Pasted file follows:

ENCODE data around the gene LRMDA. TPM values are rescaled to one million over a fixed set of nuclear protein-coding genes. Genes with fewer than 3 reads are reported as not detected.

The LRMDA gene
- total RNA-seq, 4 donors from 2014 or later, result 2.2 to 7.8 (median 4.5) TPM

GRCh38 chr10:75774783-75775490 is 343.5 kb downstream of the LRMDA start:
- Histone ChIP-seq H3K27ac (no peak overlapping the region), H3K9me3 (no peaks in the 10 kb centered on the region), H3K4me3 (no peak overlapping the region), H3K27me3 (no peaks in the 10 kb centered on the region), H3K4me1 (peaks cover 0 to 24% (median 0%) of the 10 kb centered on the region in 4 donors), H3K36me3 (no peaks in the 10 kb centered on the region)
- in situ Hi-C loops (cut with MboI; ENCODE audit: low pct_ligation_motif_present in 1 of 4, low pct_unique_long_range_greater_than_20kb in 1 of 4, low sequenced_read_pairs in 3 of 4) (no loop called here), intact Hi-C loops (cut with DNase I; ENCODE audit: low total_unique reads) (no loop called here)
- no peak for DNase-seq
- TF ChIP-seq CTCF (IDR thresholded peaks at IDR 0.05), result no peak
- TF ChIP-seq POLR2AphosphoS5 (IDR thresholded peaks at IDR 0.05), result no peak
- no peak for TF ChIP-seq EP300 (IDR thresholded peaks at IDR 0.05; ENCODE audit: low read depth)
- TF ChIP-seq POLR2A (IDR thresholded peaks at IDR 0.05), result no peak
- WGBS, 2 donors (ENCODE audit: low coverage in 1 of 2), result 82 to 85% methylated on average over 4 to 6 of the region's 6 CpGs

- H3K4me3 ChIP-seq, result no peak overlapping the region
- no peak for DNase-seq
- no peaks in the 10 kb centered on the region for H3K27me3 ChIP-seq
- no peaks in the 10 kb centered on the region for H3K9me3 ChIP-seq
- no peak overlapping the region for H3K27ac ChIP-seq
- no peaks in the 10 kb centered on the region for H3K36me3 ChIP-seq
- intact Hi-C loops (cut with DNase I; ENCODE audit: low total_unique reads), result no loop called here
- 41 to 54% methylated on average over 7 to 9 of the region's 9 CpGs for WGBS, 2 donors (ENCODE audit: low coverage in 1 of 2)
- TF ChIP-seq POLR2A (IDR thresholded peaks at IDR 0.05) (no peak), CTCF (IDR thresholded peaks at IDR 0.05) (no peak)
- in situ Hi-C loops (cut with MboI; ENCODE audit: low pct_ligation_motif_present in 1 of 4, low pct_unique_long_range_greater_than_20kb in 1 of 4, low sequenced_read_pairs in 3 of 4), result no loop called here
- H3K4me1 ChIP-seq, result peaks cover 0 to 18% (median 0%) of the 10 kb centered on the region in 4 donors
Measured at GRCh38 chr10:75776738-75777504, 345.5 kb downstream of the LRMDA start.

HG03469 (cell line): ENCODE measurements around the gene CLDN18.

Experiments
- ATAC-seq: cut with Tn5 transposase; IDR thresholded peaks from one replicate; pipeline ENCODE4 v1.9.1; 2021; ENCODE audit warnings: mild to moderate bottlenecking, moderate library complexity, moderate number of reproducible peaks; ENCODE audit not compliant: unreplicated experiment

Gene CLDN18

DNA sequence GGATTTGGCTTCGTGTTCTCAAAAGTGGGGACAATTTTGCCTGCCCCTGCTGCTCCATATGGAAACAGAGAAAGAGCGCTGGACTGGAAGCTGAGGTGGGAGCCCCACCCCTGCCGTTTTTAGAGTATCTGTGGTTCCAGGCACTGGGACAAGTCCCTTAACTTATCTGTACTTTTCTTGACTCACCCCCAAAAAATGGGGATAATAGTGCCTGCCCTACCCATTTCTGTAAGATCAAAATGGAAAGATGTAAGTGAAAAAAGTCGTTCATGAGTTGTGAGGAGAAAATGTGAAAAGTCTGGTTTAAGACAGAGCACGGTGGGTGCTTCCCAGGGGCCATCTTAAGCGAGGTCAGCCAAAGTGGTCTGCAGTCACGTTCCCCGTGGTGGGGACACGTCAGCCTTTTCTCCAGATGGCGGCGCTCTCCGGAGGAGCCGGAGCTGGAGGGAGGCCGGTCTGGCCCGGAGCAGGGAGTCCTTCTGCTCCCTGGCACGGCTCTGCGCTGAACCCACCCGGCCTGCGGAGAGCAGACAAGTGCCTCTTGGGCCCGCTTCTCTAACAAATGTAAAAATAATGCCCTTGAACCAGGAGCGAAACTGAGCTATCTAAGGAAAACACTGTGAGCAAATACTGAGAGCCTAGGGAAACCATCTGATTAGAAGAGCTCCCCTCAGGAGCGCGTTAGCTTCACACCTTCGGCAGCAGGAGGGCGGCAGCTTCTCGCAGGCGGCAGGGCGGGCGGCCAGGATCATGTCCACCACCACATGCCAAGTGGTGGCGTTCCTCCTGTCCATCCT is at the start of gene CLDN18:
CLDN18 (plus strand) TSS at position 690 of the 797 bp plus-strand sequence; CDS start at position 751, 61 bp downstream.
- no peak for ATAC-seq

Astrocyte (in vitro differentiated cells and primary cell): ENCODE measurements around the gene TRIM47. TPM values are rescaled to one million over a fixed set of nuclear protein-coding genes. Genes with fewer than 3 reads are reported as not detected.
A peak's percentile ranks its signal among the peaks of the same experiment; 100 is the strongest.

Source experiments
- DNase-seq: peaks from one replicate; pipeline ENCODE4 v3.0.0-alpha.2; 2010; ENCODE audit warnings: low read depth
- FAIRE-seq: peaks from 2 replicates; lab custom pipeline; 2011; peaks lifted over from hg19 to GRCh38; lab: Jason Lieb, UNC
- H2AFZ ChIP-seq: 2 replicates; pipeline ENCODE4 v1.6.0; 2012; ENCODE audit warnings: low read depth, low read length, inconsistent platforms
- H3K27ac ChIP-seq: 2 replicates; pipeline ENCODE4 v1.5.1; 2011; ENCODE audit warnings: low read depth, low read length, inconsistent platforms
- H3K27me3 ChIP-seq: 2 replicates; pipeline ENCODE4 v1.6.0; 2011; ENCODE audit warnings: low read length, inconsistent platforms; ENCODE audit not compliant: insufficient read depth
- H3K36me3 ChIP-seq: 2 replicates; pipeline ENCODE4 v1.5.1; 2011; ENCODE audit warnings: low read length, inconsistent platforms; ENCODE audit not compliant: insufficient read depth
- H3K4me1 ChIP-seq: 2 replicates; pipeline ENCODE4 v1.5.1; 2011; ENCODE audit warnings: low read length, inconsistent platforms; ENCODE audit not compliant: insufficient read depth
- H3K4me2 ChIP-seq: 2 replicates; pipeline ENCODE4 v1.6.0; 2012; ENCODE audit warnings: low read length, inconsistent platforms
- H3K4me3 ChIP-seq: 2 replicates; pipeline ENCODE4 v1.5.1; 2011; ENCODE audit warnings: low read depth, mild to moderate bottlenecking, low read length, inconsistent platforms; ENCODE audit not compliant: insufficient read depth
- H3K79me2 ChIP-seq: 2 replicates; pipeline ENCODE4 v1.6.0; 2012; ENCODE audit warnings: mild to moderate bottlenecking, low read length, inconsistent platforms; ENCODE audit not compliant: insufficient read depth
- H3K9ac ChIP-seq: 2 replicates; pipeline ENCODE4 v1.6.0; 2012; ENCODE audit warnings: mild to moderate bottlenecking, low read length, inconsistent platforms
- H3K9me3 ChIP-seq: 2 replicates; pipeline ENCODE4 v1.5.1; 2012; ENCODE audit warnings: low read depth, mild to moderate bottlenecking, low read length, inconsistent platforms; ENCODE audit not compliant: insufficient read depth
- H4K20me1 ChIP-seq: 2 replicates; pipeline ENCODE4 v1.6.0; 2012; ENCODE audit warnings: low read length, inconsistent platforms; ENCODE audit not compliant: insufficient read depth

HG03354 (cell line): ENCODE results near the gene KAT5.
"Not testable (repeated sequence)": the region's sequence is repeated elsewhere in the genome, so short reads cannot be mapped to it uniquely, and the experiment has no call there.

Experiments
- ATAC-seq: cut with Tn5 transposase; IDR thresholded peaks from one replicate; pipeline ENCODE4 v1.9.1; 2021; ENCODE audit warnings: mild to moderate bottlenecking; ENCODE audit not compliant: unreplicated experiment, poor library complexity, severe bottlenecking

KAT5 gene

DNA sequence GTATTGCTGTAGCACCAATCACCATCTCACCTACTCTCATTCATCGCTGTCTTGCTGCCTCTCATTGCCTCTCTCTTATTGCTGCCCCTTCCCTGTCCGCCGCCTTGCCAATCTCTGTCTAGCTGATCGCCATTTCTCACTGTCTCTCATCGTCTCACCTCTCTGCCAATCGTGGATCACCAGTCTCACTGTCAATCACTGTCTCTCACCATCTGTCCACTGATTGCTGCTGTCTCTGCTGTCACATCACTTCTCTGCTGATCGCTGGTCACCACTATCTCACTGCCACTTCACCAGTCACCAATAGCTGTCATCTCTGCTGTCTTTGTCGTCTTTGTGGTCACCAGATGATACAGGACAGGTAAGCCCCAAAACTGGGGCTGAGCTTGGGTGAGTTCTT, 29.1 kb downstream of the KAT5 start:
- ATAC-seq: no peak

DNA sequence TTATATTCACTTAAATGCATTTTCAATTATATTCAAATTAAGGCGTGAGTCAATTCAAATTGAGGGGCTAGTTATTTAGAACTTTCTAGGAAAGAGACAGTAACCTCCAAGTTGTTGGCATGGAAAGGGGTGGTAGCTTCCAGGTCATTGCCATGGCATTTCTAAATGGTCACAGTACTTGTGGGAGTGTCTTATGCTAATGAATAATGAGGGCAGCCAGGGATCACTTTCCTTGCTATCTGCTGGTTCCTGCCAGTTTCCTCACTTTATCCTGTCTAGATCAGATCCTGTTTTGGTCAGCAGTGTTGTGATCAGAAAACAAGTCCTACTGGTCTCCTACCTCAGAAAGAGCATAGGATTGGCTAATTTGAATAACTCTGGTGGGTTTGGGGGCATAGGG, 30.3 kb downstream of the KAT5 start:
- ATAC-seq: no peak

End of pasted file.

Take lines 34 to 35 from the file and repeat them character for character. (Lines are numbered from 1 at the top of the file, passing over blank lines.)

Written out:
Source experiments
- DNase-seq: peaks from one replicate; pipeline ENCODE4 v3.0.0-alpha.2; 2010; ENCODE audit warnings: low read depth